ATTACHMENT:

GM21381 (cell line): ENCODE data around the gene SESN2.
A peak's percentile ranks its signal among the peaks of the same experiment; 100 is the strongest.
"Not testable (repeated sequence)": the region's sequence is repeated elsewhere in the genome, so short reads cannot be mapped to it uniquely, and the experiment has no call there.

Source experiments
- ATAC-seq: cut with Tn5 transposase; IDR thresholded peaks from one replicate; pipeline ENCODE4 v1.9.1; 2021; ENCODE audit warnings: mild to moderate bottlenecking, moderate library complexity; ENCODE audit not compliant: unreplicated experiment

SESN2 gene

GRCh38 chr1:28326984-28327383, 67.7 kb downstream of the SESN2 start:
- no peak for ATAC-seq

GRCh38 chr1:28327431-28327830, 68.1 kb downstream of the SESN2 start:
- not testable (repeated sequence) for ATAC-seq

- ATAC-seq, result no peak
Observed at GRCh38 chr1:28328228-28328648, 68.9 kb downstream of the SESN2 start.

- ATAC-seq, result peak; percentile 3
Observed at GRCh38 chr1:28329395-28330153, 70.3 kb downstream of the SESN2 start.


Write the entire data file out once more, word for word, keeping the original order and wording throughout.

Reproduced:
GM21381 (cell line): ENCODE data around the gene SESN2.
A peak's percentile ranks its signal among the peaks of the same experiment; 100 is the strongest.
"Not testable (repeated sequence)": the region's sequence is repeated elsewhere in the genome, so short reads cannot be mapped to it uniquely, and the experiment has no call there.

Source experiments
- ATAC-seq: cut with Tn5 transposase; IDR thresholded peaks from one replicate; pipeline ENCODE4 v1.9.1; 2021; ENCODE audit warnings: mild to moderate bottlenecking, moderate library complexity; ENCODE audit not compliant: unreplicated experiment

SESN2 gene

GRCh38 chr1:28326984-28327383, 67.7 kb downstream of the SESN2 start:
- no peak for ATAC-seq

GRCh38 chr1:28327431-28327830, 68.1 kb downstream of the SESN2 start:
- not testable (repeated sequence) for ATAC-seq

- ATAC-seq, result no peak
Observed at GRCh38 chr1:28328228-28328648, 68.9 kb downstream of the SESN2 start.

- ATAC-seq, result peak; percentile 3
Observed at GRCh38 chr1:28329395-28330153, 70.3 kb downstream of the SESN2 start.